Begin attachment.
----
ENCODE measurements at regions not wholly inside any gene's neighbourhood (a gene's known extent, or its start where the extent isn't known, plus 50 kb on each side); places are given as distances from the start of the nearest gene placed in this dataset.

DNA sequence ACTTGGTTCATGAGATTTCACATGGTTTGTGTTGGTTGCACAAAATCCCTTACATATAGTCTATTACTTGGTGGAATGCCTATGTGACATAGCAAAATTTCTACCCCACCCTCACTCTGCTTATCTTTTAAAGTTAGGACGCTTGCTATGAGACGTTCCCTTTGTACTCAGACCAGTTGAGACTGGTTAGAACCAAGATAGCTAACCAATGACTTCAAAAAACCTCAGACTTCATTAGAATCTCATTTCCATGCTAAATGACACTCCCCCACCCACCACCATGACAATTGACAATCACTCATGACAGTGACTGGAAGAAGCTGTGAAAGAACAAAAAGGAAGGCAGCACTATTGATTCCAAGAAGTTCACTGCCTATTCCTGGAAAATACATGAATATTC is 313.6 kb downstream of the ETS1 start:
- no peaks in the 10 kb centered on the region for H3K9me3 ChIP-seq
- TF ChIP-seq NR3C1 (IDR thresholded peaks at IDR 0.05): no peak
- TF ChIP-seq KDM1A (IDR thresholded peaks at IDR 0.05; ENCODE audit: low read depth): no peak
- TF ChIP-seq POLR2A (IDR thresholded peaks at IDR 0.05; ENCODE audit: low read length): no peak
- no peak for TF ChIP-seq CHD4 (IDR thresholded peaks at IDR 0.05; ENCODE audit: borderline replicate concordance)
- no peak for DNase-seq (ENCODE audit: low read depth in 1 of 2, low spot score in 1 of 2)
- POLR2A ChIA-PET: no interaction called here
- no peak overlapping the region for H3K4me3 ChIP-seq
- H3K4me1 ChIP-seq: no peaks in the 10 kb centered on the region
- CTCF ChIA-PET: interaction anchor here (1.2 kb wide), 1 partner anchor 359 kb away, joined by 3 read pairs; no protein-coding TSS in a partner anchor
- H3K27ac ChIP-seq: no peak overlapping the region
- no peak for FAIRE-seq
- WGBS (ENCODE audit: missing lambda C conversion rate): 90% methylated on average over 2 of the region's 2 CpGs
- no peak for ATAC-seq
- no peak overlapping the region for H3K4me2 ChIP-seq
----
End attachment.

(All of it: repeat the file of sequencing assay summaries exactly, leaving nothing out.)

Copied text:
ENCODE measurements at regions not wholly inside any gene's neighbourhood (a gene's known extent, or its start where the extent isn't known, plus 50 kb on each side); places are given as distances from the start of the nearest gene placed in this dataset.

DNA sequence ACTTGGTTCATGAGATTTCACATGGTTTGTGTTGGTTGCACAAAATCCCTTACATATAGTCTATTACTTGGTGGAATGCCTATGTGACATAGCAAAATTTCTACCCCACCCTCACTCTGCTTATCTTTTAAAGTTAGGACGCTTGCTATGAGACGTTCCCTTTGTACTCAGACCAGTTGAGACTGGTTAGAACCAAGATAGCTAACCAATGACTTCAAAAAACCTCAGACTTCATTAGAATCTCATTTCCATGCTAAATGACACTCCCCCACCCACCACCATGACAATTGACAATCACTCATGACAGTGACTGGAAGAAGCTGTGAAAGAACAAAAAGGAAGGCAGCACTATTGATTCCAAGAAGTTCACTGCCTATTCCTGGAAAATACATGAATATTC is 313.6 kb downstream of the ETS1 start:
- no peaks in the 10 kb centered on the region for H3K9me3 ChIP-seq
- TF ChIP-seq NR3C1 (IDR thresholded peaks at IDR 0.05): no peak
- TF ChIP-seq KDM1A (IDR thresholded peaks at IDR 0.05; ENCODE audit: low read depth): no peak
- TF ChIP-seq POLR2A (IDR thresholded peaks at IDR 0.05; ENCODE audit: low read length): no peak
- no peak for TF ChIP-seq CHD4 (IDR thresholded peaks at IDR 0.05; ENCODE audit: borderline replicate concordance)
- no peak for DNase-seq (ENCODE audit: low read depth in 1 of 2, low spot score in 1 of 2)
- POLR2A ChIA-PET: no interaction called here
- no peak overlapping the region for H3K4me3 ChIP-seq
- H3K4me1 ChIP-seq: no peaks in the 10 kb centered on the region
- CTCF ChIA-PET: interaction anchor here (1.2 kb wide), 1 partner anchor 359 kb away, joined by 3 read pairs; no protein-coding TSS in a partner anchor
- H3K27ac ChIP-seq: no peak overlapping the region
- no peak for FAIRE-seq
- WGBS (ENCODE audit: missing lambda C conversion rate): 90% methylated on average over 2 of the region's 2 CpGs
- no peak for ATAC-seq
- no peak overlapping the region for H3K4me2 ChIP-seq